In British Columbia, the one common sense method to control the rising and likely out of control grizzly bear population, hunting, was recently banned for 100% political reasons. I believe the official statement said something to the effect that this ban was put in place, because grizzly bear hunting was no longer socially acceptable to the majority of British Columbians. This was doing "wrong" simply to stay in a position of power, and the politicians responsible cannot reasonably deny it.
These politicians were told there was no biological reason for banning the hunt, the grizzly bear population was stable and even growing. And the politicians were warned that increasing grizzly bear populations, would inevitably result in human\grizzly conflict and tragedy, loss of human life. A senseless waste of human life. And yet, knowing that people in rural areas would die, savaged by grizzly bears, because of their decision, they enacted the law anyway. Enacted the law to remain in their position of power?
So here is the question that I would really like answered. Who will be accountable when that tragedy happens in British Columbia? Who takes responsibility? Who will say, "Yes, we were warned, but we felt the horror this person or persons (in the case of Valerie and Adele) was simply the cost of doing business...the cost of us staying in power."
What government official will stand up and say, "Yes, it was me. I'm the one who decided grizzly bear harvest quotas should remain low, in spite of the fact that I was warned far in advance, by the people who actually live and work in that area, that a tragedy such as has just happened to Valerie and Adele, was going to happen in that area."
Will any government employee or elected politician stand up and say, "Yes, I was warned a tragic loss of life would result in my making this law, but I decided that it was in the better interests of the urban public I serve, to have more grizzly bears in the areas that rural people live and work."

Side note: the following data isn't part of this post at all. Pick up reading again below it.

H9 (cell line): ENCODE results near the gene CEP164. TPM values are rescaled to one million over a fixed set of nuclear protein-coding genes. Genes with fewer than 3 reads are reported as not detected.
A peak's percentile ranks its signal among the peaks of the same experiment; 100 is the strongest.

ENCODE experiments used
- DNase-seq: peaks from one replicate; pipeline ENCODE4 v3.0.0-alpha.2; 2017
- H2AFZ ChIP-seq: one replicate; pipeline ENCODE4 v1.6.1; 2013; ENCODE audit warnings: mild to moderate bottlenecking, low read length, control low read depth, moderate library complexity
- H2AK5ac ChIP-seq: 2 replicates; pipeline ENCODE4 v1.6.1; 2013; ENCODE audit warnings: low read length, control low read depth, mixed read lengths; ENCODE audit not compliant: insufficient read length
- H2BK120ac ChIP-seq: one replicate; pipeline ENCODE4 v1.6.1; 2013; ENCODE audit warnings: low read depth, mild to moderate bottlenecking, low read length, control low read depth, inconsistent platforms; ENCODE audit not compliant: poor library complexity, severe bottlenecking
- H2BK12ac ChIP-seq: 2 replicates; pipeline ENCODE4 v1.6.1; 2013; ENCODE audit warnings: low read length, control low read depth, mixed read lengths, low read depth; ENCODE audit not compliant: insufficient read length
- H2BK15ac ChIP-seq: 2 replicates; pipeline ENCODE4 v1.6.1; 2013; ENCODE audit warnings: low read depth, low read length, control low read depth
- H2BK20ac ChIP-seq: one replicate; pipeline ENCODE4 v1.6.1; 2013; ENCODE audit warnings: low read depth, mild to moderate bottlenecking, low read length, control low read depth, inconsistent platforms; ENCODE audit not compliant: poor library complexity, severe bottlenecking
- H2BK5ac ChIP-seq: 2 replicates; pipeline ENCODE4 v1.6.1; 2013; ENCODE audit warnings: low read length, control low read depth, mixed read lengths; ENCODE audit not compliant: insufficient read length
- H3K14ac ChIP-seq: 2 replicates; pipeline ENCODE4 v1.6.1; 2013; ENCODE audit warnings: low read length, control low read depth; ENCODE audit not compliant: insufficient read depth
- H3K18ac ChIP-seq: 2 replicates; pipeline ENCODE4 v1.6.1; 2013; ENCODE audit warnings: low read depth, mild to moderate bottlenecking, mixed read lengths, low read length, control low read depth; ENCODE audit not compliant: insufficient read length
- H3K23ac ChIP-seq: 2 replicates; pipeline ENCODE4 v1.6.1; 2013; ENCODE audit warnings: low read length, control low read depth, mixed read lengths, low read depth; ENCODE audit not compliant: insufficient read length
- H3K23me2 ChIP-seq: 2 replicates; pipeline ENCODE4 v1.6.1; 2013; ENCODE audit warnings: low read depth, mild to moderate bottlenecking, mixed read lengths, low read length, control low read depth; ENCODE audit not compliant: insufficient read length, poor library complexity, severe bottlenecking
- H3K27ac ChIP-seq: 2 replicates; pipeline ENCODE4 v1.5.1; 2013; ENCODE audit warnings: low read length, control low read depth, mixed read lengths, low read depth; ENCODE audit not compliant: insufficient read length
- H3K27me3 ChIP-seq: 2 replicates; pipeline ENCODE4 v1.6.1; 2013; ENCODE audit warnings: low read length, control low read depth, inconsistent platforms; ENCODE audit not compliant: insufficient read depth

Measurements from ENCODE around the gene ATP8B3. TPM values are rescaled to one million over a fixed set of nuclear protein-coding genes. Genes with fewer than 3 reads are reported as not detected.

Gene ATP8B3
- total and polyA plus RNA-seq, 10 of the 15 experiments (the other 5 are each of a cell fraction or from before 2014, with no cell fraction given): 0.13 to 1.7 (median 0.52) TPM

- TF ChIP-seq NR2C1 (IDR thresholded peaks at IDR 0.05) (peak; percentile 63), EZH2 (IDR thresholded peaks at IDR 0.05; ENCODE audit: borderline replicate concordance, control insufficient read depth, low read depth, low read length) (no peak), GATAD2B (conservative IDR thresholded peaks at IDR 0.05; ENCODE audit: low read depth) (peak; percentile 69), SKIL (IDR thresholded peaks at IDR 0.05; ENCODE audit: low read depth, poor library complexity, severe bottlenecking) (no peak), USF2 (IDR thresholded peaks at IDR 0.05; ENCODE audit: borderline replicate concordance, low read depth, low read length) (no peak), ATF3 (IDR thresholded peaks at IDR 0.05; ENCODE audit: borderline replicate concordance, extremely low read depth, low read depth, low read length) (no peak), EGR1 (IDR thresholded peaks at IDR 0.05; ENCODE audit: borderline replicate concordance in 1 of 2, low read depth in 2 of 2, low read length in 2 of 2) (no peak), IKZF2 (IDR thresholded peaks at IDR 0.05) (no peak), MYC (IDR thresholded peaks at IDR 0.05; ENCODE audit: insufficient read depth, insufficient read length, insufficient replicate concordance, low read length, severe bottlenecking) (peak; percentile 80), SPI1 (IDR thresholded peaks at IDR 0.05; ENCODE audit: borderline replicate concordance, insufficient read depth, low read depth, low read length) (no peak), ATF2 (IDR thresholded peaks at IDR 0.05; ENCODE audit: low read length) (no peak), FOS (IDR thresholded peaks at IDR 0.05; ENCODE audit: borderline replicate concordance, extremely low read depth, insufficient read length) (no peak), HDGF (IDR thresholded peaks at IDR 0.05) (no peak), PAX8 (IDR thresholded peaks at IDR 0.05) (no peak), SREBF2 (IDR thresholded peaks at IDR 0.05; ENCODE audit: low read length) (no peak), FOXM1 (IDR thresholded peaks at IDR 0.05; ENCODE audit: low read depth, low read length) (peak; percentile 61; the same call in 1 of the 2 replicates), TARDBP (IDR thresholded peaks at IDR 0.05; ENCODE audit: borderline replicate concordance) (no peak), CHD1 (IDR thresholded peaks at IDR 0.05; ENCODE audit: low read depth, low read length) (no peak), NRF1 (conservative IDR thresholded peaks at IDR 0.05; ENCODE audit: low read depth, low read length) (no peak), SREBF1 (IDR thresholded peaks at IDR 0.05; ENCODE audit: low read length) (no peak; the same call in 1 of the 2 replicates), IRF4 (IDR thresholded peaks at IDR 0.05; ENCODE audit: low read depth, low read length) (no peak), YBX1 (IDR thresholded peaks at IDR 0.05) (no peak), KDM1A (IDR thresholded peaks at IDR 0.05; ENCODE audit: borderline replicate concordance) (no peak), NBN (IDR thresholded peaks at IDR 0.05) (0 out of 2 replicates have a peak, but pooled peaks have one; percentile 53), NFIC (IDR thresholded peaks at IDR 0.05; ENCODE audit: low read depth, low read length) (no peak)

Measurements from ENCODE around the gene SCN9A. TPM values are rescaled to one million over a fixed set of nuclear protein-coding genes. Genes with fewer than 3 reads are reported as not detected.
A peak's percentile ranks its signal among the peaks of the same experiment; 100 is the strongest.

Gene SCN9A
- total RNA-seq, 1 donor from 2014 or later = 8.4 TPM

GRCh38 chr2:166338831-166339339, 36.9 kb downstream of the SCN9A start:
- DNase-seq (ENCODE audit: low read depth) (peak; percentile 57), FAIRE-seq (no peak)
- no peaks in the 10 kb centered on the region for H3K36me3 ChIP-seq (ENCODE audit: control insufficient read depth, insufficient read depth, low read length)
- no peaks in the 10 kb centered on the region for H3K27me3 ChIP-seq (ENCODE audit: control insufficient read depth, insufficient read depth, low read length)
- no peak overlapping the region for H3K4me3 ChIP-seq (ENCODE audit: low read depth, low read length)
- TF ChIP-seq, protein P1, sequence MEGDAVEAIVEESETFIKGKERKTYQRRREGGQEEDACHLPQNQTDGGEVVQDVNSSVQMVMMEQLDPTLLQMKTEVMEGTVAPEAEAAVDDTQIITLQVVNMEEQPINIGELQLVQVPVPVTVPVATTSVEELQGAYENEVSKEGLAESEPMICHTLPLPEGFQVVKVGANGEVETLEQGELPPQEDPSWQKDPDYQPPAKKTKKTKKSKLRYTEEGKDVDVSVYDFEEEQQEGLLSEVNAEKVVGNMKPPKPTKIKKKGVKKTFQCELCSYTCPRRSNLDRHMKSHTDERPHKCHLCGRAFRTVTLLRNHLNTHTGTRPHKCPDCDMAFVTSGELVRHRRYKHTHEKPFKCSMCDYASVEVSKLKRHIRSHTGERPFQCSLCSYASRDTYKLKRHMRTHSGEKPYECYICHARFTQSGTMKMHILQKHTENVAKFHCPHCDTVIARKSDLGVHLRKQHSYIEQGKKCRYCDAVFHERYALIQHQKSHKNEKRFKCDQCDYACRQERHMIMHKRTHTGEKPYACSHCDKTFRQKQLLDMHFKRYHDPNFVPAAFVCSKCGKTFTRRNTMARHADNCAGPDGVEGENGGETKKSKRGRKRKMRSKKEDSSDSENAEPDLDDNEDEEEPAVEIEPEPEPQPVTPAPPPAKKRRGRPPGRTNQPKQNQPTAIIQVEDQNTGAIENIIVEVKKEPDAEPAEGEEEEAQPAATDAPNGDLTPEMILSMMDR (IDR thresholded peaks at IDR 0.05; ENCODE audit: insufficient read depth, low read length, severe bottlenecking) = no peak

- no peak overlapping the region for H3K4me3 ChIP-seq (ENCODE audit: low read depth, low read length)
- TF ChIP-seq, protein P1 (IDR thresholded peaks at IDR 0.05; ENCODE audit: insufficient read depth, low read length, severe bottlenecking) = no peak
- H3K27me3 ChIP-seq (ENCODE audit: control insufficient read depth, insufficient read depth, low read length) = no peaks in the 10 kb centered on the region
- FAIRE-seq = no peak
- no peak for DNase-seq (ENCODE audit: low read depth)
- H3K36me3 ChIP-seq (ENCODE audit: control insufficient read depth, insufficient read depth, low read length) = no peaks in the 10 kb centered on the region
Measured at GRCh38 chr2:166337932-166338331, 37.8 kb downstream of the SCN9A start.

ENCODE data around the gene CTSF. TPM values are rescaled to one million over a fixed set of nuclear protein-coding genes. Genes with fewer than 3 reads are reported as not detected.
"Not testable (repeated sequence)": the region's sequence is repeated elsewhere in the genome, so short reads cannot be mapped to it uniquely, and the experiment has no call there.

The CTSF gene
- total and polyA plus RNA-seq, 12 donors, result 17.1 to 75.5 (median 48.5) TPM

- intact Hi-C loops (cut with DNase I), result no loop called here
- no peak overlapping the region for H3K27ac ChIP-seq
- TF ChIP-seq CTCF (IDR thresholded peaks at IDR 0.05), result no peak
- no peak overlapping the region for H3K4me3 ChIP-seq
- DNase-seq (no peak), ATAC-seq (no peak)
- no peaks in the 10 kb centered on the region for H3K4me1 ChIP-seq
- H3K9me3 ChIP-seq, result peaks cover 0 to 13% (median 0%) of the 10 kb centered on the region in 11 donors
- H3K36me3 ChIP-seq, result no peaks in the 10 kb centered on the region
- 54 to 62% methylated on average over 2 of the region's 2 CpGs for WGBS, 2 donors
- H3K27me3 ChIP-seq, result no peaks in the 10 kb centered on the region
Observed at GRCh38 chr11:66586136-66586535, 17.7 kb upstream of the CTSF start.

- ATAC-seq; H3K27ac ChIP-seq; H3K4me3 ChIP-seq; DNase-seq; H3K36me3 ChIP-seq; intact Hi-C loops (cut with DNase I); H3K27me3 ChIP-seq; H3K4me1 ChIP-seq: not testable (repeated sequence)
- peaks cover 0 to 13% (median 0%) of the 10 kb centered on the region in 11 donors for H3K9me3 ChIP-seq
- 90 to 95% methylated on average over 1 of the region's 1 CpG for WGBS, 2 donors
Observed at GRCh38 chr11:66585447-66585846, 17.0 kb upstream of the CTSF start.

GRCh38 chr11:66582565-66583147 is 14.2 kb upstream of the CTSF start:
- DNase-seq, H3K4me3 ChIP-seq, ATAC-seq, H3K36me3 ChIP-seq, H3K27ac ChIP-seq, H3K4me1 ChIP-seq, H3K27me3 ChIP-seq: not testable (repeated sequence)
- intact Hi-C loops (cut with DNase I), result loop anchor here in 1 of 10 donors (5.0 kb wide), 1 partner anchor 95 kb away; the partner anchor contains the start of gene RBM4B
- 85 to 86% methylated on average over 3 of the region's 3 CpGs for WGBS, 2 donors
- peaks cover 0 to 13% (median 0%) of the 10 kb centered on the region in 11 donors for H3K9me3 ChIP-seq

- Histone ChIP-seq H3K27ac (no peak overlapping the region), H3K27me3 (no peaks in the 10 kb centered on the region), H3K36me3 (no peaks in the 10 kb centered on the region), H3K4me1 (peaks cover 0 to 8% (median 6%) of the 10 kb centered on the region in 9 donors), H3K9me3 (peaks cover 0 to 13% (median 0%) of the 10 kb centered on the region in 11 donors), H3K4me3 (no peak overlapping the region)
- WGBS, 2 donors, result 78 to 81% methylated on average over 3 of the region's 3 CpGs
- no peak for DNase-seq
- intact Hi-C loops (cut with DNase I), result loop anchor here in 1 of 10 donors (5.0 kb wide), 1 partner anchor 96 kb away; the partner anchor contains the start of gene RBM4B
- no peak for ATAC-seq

Who do we hold accountable?
While such occurrences with dangerous predators are relatively rare, that's little consolation when they could have been prevented by adhering to biologically supported game quotas or rules for encountering dangerous bears. But politicians and judges occasionally disregard those quotas, feeling who bow to pressure from an ill-informed public and manipulative anti-hunting and animal-rights groups.
Last year, we saw British Columbia succumb to the pressure of animal rights groups and enact an outright ban on grizzly bear hunting in the province. Shockey alluded to it in his social media comment above. This despite the fact that bear biologists and people in the field fervently supported the annual hunt that kept the bear population in check and help fund wildlife management.
At the time, the B.C. Forests Minister threw science out the window.
"It is no longer socially acceptable to the vast majority of British Columbians to hunt grizzly bears. That's the message."
That statement was strongly disputed by the B.C. Wildlife Federation, which said that the public opinion polls were designed to elicit a negative response. But even if it were true that the majority of the public was opposed to bear hunting, is that a legitimate reason to abandon science and sound conservation practices? I think not.
We're currently seeing similar, seemingly questionable decisions related to wildlife management in the United States. This year a federal judge in Montana effectively blocked scheduled grizzly bear hunts in Wyoming and Idaho (in the poorly named "Greater Yellowstone Area"). Many view the judge's actions as activism from the bench, and another example of disregarding wildlife science for the sake of politics. I don't know if that's a fair assessment or not.
But this kind of animal-rights activism is having a chilling effect on wildlife management across the country, and on other species besides grizzly bears. The New Jersey governor recently banned black bear hunting on public lands, a decision that is being fought by outdoors groups who ostensibly have a greater understanding of bears than the governor does.